In response to:

Mission Impossible from the October 6, 1994 issue

To the Editors:

Theodore Draper cites material from my book America’s Mission [NYR, October 6] to try to discredit my argument that promoting democracy around the world has contributed to American national security. Indeed, on occasion the effort has been hypocritical or a failure. But that is far from the entire story. My book looks at the challenge of nationalism as the overriding reality with which the United States has had to contend in this century; sees the democratization of foreign nationalisms not simply as a moral but also as a basic security concern of this country (witness the explicitly anti-democratic fascist and communist nationalisms with which we have had to deal); and indicates some outstanding successes of US policy, as in the effort to democratize Japan as well as Germany, which in turn fostered union among the democratic states of Europe after 1945.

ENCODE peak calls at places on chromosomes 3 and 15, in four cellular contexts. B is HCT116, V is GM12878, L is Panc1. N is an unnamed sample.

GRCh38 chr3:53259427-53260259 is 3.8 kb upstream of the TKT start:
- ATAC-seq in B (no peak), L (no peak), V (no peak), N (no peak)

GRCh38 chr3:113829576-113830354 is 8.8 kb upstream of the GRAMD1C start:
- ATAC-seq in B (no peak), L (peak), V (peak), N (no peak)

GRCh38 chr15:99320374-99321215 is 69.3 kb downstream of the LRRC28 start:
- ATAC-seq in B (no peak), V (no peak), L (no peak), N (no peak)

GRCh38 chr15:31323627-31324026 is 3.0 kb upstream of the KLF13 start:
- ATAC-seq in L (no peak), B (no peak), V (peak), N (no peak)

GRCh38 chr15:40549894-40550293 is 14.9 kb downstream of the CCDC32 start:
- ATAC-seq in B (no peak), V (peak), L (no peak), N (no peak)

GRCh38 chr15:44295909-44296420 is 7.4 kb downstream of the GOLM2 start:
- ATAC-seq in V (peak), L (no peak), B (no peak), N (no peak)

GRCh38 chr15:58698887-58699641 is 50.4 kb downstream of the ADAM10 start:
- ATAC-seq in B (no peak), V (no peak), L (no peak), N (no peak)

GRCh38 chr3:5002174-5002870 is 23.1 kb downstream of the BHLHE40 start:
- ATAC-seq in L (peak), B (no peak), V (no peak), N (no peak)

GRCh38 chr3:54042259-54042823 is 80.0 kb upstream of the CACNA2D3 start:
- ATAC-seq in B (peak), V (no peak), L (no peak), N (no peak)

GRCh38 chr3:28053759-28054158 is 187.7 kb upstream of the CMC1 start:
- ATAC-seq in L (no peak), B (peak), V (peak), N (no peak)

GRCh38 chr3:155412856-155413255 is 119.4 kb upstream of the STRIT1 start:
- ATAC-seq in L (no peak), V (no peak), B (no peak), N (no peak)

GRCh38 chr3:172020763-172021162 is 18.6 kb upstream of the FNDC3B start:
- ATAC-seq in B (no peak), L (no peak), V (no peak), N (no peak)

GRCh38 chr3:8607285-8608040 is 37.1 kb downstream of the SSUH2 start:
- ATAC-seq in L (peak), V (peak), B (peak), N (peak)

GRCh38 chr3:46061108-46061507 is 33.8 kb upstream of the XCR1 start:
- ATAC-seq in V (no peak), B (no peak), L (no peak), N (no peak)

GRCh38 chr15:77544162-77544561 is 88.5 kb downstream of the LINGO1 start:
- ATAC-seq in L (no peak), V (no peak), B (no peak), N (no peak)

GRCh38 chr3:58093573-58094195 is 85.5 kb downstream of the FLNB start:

Today when we try to promote democracy in Russia and Eastern Europe, in the Philippines, South Korea, or Taiwan, or throughout Latin America, I believe that we are fostering the consolidation of political systems better able than in the past to provide stability to their people and to work cooperatively with the United States. Whatever the shortcomings of American foreign policy, it nonetheless has contributed directly and importantly to the current prestige of democracy worldwide.

Tony Smith
Department of Political Science
Tufts University
Medford, Massachusetts

This Issue

December 1, 1994